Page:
cases. And that again reminds me of an enormous change. When I
started practice here, the federal district court was not only a
federal district court but it also had District of Columbia
jurisdiction there over $10,000 and equitable jurisdiction, if
you had a lawsuit over specific performance. The District of
– 37 –
Columbia U.S. District Court appointed the School Board when I
was here. That led to a rather – – Judge Skelly Wright who was
rescued from Louisiana, literally, where they had had crosses
burned on their lawn and many threats of violence — had to have
a U.S. Marshal live in while the turmoil of desegregation was
going on. What happens to the poor judge – – he comes up here.
The first case he gets assigned is a — sitting as a District
Judge — was the suit of Julius Hobson against the D.C. School
Board. All the other federal district judges had had to recuse
themselves because they had appointed the School Board. So Judge
Wright goes from the frying pan into the fire which was quite an
initiation for him coming up here. So you had that enormous
change where the grist of the criminal cases were handled in the
federal courts and as I have said the bar was called on — was
quite regularly. Major firms just had to line up to accept these
appointments to represent people convicted below, often the
lawyers who handled the trial for one reason or another could not
continue, or would not, with the appointment. That has all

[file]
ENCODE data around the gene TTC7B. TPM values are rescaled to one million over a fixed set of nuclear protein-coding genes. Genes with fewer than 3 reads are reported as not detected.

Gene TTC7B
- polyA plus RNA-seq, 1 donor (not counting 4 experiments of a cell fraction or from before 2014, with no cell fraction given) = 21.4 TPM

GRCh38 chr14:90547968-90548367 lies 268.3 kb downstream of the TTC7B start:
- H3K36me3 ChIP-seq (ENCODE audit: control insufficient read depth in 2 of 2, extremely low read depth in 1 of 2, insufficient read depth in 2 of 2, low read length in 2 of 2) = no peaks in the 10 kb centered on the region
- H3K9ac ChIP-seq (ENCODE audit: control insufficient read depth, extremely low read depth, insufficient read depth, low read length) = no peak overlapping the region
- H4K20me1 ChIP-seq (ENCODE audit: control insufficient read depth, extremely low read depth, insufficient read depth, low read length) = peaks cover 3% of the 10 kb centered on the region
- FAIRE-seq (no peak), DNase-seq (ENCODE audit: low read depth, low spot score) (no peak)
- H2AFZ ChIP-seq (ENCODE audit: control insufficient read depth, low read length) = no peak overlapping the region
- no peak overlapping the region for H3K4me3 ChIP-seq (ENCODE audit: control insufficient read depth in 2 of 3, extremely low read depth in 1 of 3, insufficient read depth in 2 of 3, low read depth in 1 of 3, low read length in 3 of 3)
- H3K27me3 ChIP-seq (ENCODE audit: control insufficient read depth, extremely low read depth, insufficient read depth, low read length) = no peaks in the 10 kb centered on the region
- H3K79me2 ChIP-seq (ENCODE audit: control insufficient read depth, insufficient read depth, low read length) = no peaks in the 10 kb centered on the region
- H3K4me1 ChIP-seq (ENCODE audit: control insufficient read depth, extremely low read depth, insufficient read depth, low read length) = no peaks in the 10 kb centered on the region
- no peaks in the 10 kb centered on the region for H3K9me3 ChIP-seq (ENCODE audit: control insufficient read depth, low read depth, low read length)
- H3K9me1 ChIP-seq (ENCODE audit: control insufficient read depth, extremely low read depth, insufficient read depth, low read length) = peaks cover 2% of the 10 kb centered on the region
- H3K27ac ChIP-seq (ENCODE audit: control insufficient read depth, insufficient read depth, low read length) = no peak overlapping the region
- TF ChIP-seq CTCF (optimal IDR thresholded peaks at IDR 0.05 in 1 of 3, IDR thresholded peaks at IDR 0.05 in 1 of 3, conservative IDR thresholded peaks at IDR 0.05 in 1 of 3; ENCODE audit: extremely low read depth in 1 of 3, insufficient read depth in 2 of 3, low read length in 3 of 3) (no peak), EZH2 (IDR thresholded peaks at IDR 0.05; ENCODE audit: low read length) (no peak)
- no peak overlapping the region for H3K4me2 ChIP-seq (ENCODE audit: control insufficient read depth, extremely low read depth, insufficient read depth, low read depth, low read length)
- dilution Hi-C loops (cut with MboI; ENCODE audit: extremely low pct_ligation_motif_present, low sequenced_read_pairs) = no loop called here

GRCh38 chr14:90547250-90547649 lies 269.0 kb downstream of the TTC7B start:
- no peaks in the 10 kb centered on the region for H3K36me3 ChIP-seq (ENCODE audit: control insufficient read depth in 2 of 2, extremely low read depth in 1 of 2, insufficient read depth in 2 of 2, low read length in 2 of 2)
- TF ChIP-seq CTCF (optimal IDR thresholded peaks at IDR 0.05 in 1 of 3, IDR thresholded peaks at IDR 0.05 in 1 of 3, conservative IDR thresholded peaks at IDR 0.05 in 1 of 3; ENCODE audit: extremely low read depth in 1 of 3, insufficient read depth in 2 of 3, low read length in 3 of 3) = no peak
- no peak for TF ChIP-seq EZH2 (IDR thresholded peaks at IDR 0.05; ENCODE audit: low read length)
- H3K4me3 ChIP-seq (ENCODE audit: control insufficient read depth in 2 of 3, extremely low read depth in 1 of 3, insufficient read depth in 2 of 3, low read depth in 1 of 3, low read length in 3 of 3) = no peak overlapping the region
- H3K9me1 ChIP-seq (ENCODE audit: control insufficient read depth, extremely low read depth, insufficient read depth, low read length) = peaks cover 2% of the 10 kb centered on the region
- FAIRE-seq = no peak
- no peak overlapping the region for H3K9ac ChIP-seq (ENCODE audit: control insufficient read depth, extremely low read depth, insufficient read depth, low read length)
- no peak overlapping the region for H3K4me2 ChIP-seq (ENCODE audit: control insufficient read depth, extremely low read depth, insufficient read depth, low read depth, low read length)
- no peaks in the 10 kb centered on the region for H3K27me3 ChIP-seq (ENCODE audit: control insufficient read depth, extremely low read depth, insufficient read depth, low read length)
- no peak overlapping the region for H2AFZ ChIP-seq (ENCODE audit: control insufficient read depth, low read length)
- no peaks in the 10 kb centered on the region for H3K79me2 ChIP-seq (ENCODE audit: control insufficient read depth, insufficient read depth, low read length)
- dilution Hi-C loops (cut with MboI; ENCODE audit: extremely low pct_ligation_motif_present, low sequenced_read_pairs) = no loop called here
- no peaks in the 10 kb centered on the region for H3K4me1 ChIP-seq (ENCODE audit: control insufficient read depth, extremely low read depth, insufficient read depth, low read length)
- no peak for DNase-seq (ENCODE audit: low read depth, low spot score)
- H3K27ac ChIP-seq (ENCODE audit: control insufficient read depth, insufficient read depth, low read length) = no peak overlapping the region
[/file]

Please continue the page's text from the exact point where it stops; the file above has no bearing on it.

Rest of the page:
changed to the extent – – the fact that the U.S. Courts – – to the
extent that the U.S. Attorney chooses — have much less in the
way of local crime but with the enormous impact of the drug cases
we see our civil docket sliding. Many of the changes we
recommended in the late 60s which were adopted in ’72 were
intended to enable the courts to get current. And they by and
large did. But now we see the great problems in trying
– 38 –
particularly on the civil side and the real problems of the
courts trying to function. And again it’s
— I have a — I recall a marvelous story of Newell Ellison when
he was chairing the Committee on the Administration of Justice.
This was in the early days of the Nixon Administration which like
many an administration featured law and order. We’re going to do
this – – we’re going to do that. We’re going to put more cops on
the beat. And Newel1 at one of our meetings said, you know – –
what organization – – what factory — what business – – would be so
stupid as to put more salesmen on the road without any concern or
planning for the ability of the factory to produce – – to process
the orders. Substitute for salesmen police; substitute €or
factory the court and prison system. And we’re still doing the
same stupid thing.
John, thank you so much for your time. It’s been very
entertaining and educational for me and I’m sure it will be €or
everyone who has a chance to benefit from this session.
I feel very privileged to be a part of it because I think that
— as they say over the archives–“the past is prologue,” and I
think that — again, a compliment is due to the federal courts.
They undertook to get this project started.